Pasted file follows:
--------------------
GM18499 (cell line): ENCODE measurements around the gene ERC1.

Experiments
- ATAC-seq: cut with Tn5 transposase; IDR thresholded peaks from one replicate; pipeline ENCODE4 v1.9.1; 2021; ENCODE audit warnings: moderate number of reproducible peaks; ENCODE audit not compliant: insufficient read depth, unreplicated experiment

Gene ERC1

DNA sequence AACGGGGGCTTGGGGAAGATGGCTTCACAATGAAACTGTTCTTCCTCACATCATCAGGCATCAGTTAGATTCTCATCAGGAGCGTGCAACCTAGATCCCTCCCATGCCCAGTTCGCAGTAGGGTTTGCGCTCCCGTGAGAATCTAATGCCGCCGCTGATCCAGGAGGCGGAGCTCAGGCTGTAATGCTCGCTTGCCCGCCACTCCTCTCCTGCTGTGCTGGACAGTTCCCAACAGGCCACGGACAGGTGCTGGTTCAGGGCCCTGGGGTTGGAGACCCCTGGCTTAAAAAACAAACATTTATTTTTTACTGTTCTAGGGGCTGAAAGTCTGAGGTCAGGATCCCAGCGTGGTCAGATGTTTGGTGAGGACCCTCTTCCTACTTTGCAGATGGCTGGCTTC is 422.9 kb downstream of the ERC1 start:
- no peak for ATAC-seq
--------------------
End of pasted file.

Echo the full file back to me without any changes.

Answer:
GM18499 (cell line): ENCODE measurements around the gene ERC1.

Experiments
- ATAC-seq: cut with Tn5 transposase; IDR thresholded peaks from one replicate; pipeline ENCODE4 v1.9.1; 2021; ENCODE audit warnings: moderate number of reproducible peaks; ENCODE audit not compliant: insufficient read depth, unreplicated experiment

Gene ERC1

DNA sequence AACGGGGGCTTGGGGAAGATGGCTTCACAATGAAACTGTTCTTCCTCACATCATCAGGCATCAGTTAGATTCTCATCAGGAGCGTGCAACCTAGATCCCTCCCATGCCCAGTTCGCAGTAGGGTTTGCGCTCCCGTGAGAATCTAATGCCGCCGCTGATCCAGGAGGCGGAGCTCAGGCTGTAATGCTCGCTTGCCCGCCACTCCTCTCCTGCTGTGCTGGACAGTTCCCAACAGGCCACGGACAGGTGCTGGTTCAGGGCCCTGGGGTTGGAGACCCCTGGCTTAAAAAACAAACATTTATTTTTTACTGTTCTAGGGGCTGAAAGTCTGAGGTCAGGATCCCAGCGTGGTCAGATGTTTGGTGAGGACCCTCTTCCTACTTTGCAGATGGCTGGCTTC is 422.9 kb downstream of the ERC1 start:
- no peak for ATAC-seq